Armchair Modeller Down Under was fortunate to have a special correspondent at the New England Model Railway Club Convention last weekend. Here is his report on the event:
On the weekend of 6-7 November in Armidale (NSW), the New England Model Railway Club (NEMRC) held its third model railway convention. The previous two conventions in 2001 and 2005 had been held at Ebor. Some 85 or so modellers from as far away as Canberra, Sydney, Melbourne and Biloela (Qld) enjoyed a fantastic weekend.
Registration commenced on the Friday evening (5th November) so that by starting time on Saturday most people had been signed in without a fuss. The format provided plenty of opportunity for modellers to keep themselves amused.
There were eight presentations, each of one hour length, delivered on each day of the convention. The presentations were held concurrently, so you had to choose which of the two talks you would listen to. The presentations were repeated the following day so that there was an opportunity to go to all of them if you wanted to. The presenters included Gerry Hopkins (DCC control and Decoder Pro, and also DCC friendly locos, turnouts and accessory decoders); John Brown (Scratch building in styrene); Howard Armstrong (Rail tank cars in NSW); Dean Bradley (Weathering with a heavy hand); Laurie McLean (Lights, sounds and action); Peter Street (Modelling oil depots); Stephen Ottaway (Fettlers’ transportation), and Gary Ible and Warren Herbert held a layout planning forum.
If the talks weren’t of interest, there was plenty to do in the main hall. Participants were encouraged to bring a model to put on display and the result was an impressive and diverse array of models that took up six or so tables. Also on display were two modules of Exeter Bank, the exhibition layout started by the late Rodney James. The first and last showing of this layout was at the Brisbane exhibition some 5 or 6 years ago. Also on display was Bowen Creek, the P87 layout of Ian Millard and Andrew Campbell - a brilliant portrayal of a simple intermediate station on a line in country NSW. It was great to be able to examine the workmanship of these layouts without the constraints of barriers and crowds, as is the case at exhibitions.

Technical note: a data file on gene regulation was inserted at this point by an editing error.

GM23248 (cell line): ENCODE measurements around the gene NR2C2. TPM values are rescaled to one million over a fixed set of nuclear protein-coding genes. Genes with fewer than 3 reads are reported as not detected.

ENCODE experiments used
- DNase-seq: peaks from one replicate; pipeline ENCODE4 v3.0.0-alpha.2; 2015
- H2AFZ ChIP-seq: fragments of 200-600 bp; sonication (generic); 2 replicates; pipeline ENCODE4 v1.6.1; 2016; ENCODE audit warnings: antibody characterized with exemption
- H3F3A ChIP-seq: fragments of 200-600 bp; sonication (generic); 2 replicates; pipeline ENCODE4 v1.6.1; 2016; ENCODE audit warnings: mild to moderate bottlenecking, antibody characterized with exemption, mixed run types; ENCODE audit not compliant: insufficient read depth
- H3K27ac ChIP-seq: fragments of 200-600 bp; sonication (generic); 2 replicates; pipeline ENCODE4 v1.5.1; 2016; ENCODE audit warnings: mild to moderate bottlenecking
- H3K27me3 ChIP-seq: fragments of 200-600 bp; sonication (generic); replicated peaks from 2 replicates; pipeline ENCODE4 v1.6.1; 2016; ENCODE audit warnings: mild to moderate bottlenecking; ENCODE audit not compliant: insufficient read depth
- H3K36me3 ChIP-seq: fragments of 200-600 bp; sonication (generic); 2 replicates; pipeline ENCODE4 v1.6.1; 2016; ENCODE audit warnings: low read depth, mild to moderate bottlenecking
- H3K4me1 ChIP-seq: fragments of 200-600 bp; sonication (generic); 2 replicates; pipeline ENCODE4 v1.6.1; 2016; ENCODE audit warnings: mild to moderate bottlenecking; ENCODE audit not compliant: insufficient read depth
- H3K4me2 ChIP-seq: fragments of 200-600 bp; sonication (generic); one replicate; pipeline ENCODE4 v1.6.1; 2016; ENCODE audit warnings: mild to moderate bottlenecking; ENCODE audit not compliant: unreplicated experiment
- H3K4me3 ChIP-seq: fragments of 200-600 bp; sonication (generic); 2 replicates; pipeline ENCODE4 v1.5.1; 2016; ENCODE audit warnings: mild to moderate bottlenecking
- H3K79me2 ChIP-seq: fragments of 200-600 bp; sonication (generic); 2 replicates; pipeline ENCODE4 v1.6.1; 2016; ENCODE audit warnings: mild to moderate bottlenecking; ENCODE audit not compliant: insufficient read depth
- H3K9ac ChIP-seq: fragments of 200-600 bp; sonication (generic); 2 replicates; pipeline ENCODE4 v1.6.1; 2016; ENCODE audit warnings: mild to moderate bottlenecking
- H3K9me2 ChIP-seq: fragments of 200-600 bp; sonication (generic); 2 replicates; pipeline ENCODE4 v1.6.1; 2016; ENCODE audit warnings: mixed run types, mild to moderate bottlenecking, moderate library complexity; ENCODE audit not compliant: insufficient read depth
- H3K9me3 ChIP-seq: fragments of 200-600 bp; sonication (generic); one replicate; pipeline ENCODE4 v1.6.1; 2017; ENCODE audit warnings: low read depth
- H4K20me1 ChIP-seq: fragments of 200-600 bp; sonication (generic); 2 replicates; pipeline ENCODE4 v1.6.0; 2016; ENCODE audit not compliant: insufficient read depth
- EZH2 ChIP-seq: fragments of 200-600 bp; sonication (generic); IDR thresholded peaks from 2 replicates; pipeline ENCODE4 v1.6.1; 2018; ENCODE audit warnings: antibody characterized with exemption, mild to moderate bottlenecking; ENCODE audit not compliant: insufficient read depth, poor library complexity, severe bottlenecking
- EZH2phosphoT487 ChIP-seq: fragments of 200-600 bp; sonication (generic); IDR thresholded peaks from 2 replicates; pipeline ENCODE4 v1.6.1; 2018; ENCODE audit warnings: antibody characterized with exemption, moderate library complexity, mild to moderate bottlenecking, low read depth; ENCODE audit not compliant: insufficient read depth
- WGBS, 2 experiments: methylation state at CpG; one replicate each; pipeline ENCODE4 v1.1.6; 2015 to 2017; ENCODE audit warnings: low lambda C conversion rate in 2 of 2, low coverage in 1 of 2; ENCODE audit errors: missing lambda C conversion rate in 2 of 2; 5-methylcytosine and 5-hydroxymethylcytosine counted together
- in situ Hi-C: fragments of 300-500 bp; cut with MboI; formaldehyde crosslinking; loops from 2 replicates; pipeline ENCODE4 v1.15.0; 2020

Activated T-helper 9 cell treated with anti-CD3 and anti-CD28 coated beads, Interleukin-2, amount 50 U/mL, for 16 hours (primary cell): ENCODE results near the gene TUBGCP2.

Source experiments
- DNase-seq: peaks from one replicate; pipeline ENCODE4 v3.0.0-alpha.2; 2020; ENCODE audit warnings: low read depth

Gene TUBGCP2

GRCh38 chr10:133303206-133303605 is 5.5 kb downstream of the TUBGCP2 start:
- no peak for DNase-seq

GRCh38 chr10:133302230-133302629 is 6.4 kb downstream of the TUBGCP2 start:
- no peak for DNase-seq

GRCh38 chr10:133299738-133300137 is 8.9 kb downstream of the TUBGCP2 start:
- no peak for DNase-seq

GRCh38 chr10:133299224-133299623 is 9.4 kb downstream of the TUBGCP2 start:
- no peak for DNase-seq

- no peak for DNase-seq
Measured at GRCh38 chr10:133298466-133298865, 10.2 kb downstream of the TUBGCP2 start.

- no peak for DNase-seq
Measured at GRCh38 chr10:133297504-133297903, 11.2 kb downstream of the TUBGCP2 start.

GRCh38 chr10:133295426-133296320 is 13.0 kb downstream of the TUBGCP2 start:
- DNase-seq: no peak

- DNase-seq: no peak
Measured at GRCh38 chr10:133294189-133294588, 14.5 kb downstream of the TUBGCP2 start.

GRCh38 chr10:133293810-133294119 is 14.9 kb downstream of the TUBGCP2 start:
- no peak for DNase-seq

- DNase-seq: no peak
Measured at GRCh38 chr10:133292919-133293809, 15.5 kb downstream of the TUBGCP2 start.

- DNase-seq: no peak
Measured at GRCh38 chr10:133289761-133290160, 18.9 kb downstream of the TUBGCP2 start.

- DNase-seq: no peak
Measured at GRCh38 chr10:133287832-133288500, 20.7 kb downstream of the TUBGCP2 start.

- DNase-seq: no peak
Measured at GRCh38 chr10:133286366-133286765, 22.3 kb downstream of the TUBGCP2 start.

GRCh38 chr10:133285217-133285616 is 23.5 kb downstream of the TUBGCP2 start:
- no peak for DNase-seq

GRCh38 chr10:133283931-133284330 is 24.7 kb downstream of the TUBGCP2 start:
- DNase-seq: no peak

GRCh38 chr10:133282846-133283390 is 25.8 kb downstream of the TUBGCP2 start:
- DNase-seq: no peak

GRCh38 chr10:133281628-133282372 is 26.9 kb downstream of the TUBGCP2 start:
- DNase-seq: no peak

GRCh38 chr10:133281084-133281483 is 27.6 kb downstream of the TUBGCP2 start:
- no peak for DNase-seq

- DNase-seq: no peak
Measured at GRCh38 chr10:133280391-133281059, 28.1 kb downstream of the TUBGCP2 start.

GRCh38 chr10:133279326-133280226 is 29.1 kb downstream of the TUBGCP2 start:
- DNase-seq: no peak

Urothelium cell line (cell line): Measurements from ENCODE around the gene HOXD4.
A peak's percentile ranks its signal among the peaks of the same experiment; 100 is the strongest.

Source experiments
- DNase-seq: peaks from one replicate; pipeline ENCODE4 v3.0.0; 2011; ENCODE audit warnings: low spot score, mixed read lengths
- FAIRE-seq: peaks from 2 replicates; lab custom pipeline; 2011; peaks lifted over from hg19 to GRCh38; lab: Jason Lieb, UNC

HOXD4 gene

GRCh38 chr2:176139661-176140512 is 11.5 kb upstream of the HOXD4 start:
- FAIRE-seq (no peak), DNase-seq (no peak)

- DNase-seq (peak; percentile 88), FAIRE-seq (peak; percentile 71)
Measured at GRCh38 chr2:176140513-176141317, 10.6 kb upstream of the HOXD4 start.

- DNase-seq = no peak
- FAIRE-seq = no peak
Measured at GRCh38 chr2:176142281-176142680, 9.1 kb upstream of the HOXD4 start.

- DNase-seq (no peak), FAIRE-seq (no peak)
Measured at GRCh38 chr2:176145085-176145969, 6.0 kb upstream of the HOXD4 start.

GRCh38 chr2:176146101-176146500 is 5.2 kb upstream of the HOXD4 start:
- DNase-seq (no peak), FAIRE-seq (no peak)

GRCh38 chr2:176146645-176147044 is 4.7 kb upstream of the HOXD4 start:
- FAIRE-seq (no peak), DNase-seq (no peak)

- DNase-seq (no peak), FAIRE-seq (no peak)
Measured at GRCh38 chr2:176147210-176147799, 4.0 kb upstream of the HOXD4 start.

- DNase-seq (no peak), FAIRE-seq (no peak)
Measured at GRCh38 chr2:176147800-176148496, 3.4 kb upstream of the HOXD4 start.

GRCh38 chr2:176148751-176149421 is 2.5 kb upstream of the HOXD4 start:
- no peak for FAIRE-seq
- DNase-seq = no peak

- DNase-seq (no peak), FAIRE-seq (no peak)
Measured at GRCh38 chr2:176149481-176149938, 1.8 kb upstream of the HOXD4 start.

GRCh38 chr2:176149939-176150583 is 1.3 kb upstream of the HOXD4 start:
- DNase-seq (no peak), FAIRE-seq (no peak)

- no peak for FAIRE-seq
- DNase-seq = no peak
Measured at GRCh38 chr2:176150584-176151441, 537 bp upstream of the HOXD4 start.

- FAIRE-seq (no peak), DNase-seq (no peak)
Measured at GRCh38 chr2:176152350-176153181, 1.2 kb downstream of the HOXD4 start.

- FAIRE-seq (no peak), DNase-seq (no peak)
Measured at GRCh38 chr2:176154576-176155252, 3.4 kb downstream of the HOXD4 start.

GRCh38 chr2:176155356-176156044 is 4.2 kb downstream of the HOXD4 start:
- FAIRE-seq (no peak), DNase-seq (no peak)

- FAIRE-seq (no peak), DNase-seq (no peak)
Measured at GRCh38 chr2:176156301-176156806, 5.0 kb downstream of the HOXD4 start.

There were a series of modelling demonstrations that ran over the weekend. Len Durkin gave a clinic on how to use Fast Tracks jigs to build turnouts; Rhett Herbert showed how to kitbash a better looking bogie sheep van, while Peter Boorman demonstrated soldering. Jim Pullen gave a clinic on modelling poplar trees that provided attendees with the opportunity to actually build their own trees if they wanted to. Dean Bradley, John Brown and Gerry Hopkins gave clinics to support their respective presentations. This format gave people an opportunity to get a better understanding of the topic they discussed in their presentation.
The commercial sector was well represented by Gwydir Valley Models, Peter Boormans Workshop and AR Kits. On the Saturday afternoon, attendees were able to visit three nearby layouts in club members’ homes. In the main hall a slide show through a data projector ran over the whole weekend.
Not to be underestimated was the opportunity to socialise with other modellers in a very open and relaxed atmosphere. This extended to the dinner on Saturday night which featured John Thompson (author of books on the 36 and 38 class locos) as an after dinner speaker. Everyone appreciated John’s thought provoking oratory on how modelling railways can contribute to having a great life.
It seemed that there was an endless supply of lucky door prizes handed out over the weekend, reflecting the effort that the organising committee put into the event. For those who didn’t have to get away in a hurry and wanted even more; after the convention had ended on Sunday afternoon an opportunity was provided to check out the NEMRC clubroom near the Armidale railway station and to inspect the restored station building at Dumaresq.
The NEMRC organising committee are to be congratulated on delivering an excellent weekend. They have set a standard that organisers of similar events will have to try extremely hard to match.